The Video Games That Showed Up When I Least Expected Them

The Video Games That Showed Up When I Least Expected Them

A controller gets put down. A disc gets shelved next to dozens of others just like it. But, sometimes, the game lingers. It creeps into your sleep and live on in the backs of your eyelids, demanding ever more from you.

Here’s an example: the one night that the crazy nocturnal zombies from Alan Wake showed up in my head. I was me in my dream, and not the overwrought author that’s starred in two games.

I hadn’t played an Alan Wake game in more than eight months. But a nightmare I had about a month ago threw me into a world straight out of Remedy’s psychological horror thriller. I wasn’t wielding a torch and automatic weapons like the writer hero of the two games. I was in trouble, prey for powerful enemies without any special video game abilities.

I don’t know why some games stick around my subconscious more than others. Long after I’ve left them behind, they pop up when I least expect. I’m not talking about the warm fuzzies I get when remembering favourites like Phantasy Star on the Sega Master System, Shadow of the Colossus or Gravity Rush. Rather, these are straight-up ambushes from the chemicals in my brain, sneak attacks that I can’t predict.

Back to that Alan Wake dream. I was on the run, inside my own clumsy body after looking back at the shadow-engulfed people that were chasing me — I can remember in horrifying detail the way that a slimy darkness snaked up their legs and over their bodies. I remember feeling utterly f**king helpless. And somewhere in the churn of my thoughts, I also remember some more conscious part of my brain thinking: “Didn’t I beat this game already? And the other one after it? Why am I in here?!”

The feeling of being in a gameworld — without the power to control an outcome — can be a terrifying one.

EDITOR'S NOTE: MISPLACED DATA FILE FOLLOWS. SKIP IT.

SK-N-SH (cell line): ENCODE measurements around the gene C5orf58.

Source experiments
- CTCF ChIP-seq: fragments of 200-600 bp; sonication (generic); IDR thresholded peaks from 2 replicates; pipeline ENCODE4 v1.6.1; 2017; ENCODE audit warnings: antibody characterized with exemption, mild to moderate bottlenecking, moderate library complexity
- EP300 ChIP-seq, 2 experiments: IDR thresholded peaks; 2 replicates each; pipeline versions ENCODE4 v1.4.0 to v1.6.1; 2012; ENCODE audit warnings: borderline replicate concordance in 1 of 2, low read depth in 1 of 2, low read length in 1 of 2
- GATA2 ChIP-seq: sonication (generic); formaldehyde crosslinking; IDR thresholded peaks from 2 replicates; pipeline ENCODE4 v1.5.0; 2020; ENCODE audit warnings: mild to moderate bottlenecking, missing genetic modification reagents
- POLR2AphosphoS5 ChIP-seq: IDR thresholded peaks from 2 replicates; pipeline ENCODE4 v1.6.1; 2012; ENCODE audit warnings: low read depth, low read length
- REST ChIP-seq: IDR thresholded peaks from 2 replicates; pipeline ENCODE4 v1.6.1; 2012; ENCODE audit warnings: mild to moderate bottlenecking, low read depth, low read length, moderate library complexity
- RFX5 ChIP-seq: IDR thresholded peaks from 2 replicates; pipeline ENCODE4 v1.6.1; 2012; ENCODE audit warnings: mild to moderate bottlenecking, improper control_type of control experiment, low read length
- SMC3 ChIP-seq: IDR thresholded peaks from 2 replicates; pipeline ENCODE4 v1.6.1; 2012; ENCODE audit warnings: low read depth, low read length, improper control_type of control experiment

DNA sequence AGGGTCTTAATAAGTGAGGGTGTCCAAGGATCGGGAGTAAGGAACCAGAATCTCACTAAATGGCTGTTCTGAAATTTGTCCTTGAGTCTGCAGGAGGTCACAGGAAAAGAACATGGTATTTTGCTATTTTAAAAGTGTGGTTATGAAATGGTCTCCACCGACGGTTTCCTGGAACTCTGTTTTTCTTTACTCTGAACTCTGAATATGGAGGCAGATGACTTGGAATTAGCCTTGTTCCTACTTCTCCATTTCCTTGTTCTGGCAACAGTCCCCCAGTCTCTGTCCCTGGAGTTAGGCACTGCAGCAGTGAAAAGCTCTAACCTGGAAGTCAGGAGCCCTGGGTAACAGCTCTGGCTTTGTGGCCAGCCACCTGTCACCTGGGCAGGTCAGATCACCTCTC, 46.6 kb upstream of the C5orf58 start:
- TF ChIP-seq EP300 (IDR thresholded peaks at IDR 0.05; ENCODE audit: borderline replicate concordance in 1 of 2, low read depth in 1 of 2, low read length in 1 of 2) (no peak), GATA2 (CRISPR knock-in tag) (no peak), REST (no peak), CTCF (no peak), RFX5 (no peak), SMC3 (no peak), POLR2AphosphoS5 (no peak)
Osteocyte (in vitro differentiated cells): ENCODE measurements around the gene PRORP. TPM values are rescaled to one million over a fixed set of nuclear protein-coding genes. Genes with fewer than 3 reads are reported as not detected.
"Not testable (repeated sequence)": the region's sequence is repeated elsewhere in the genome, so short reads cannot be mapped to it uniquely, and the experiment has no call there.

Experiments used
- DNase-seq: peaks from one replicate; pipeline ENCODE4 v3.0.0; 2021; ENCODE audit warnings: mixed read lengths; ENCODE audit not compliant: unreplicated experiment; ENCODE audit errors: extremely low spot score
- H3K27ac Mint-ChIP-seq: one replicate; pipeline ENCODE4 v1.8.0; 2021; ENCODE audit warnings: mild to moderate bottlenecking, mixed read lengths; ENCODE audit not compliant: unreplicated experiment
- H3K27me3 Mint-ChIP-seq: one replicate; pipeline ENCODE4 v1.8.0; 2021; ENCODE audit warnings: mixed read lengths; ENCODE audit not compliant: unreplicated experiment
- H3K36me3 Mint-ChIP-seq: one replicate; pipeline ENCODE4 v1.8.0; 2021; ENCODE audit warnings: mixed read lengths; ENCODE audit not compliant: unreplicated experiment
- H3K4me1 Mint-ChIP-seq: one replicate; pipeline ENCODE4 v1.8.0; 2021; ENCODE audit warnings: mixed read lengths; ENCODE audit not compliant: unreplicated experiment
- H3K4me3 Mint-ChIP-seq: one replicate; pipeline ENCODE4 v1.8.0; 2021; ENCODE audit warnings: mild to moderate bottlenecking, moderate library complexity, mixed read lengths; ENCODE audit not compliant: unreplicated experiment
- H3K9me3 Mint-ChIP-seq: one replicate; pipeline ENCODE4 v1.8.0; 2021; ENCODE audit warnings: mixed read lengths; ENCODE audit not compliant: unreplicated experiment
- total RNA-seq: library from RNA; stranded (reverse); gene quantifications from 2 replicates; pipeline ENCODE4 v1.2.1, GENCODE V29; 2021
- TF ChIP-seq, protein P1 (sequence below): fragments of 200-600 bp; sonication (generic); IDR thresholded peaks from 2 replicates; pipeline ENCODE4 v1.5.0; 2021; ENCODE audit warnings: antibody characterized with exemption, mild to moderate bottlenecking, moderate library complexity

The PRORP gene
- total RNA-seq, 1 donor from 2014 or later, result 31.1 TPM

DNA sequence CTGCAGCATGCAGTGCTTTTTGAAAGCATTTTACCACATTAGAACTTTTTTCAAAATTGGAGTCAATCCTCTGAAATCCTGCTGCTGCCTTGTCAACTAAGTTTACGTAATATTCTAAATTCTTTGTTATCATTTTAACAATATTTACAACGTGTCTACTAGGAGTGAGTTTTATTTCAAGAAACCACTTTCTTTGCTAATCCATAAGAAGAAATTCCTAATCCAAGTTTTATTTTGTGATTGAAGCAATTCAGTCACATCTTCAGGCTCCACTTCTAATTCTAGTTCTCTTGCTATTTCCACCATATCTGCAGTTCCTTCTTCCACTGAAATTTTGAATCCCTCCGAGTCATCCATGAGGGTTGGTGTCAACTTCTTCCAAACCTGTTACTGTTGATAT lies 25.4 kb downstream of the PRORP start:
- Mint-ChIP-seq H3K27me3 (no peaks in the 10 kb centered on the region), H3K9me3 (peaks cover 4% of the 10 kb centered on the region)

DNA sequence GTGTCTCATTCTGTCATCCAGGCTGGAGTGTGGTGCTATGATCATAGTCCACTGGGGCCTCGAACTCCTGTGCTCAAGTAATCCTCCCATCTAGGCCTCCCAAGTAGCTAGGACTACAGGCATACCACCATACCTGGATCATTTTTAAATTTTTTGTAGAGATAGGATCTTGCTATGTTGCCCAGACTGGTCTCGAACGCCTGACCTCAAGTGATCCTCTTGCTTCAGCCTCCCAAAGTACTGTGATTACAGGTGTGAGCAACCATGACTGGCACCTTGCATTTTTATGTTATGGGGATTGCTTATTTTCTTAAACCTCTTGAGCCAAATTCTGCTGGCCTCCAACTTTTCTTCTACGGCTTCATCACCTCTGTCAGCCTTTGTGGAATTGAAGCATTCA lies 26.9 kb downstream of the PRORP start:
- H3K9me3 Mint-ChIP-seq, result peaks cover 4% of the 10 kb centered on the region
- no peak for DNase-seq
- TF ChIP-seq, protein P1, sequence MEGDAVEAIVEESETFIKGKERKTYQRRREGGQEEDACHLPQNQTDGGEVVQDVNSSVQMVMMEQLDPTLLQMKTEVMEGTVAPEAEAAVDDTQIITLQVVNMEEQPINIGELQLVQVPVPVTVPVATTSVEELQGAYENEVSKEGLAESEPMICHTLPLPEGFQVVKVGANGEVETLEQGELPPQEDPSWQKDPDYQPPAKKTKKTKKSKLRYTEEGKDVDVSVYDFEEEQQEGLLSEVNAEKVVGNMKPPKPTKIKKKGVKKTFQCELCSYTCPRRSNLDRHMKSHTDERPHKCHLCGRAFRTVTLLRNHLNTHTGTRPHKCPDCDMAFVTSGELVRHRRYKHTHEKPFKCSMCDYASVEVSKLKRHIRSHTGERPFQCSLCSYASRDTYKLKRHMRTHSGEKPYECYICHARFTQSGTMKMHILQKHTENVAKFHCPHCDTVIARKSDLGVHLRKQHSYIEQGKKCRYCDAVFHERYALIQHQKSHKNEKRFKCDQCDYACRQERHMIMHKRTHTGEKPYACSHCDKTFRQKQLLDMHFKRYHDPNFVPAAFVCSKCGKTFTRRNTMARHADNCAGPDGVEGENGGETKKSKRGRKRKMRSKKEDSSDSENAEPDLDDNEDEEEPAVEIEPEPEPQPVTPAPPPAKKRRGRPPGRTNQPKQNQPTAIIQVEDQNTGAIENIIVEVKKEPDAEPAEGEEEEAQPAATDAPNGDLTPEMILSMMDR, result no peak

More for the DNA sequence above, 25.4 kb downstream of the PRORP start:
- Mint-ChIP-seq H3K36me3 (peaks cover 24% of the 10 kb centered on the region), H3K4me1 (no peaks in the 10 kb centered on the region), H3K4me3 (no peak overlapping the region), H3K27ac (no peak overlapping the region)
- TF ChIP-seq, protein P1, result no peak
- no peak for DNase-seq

Worst was how it ended. The Dark Presence — an evil force that possesses people in the Alan Wake titles — crawling up my feet, locking first my ankles, then my knees into place. I couldn’t “see” what happened next but I could “feel” it. I lost the battle against the Dark Presence. That never happens in video games, which is probably why I woke up so agitated.

This dream made me wonder about how and why certain games worm their way into my head. It makes sense that Alan Wake would stay lodged in the recesses of my brain, since so much of Remedy’s game concerns what happens below conscious thought. But Bastion was more of a surprise. The first few times I fell off the world in Supergiant’s acclaimed action RPG, it reminded me of the acute physical sensation of when I’d fall in my dreams: a sense of increasing momentum paradoxically paired with full-body paralysis. But the Bastion-based dream was worse than just falling. This nightmare was filled with Lunkheads, the frog-like creatures that were my most hated enemy from the game. I suspect the real reason Bastion showed up is because the game’s final choice is the kind of moment where you have to think about who you want to be in both real and fictional worlds. But dreams are never that clear cut, are they? I didn’t have to figure out what I’d do after a cataclysmic tragedy in my Bastion dream; I was only left haunted by giant, disgustingly real versions of some of its antagonists. Lucky me, I guess?


What’s more surprising are the games that haven’t lingered on the edges of my unconscious brain. I loved Papo & Yo and fully expected to have daydreams or sleeping visitations from the PS3 game. But Monster and Quico haven’t shown up after I fall asleep at all. Journey‘s another game, impressionistic as it is, that I figured would be in my dreams. But I haven’t had any kind of adventures in the Wanderers’ robe since I finished thatgamecompany’s masterpiece. Likewise for Silent Hill 3, a game I swore would stay with me forever after scaring the crap out of me years ago, but it never ever showed up in my most meandering thoughts or dreams.